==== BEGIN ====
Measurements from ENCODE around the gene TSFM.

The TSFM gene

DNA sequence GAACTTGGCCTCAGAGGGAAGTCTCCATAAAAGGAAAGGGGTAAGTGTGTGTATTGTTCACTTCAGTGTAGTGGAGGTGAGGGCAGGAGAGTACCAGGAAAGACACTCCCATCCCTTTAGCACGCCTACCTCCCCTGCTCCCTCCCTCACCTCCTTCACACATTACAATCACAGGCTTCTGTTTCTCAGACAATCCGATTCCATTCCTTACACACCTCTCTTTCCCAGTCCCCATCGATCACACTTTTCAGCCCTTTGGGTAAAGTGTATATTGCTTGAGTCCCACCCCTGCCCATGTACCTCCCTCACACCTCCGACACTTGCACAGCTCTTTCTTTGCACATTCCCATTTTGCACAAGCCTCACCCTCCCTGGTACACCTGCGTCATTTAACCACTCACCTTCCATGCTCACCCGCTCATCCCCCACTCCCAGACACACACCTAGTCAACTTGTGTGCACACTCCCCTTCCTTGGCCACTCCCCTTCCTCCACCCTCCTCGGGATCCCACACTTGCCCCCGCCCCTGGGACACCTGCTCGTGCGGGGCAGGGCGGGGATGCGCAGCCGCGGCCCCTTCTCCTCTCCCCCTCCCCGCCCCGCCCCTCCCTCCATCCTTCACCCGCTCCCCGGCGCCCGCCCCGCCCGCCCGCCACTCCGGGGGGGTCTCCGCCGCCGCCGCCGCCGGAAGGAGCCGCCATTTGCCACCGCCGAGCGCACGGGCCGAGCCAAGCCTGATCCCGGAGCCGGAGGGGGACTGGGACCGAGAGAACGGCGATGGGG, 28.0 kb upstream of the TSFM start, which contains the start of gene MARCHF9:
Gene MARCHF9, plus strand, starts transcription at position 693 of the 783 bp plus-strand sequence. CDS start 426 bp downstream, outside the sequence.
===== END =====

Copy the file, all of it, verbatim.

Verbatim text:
Measurements from ENCODE around the gene TSFM.

The TSFM gene

DNA sequence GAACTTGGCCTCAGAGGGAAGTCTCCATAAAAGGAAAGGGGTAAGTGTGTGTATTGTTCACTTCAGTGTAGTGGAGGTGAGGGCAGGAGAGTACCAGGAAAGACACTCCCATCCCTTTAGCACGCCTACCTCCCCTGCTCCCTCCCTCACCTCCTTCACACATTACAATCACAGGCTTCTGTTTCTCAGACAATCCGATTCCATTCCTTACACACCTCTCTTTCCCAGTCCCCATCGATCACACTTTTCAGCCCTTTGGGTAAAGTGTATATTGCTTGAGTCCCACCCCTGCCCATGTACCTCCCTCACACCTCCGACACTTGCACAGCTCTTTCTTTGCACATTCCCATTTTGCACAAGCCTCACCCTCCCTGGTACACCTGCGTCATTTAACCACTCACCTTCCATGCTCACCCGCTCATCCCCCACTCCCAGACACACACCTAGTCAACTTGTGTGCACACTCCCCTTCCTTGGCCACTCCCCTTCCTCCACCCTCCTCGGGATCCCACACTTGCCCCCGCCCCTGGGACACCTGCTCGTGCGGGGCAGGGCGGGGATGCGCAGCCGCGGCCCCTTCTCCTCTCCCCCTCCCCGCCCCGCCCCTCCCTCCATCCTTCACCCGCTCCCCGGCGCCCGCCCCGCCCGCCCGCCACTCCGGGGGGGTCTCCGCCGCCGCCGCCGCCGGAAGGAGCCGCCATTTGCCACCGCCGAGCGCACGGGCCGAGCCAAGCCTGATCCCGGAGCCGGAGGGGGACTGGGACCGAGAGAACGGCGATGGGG, 28.0 kb upstream of the TSFM start, which contains the start of gene MARCHF9:
Gene MARCHF9, plus strand, starts transcription at position 693 of the 783 bp plus-strand sequence. CDS start 426 bp downstream, outside the sequence.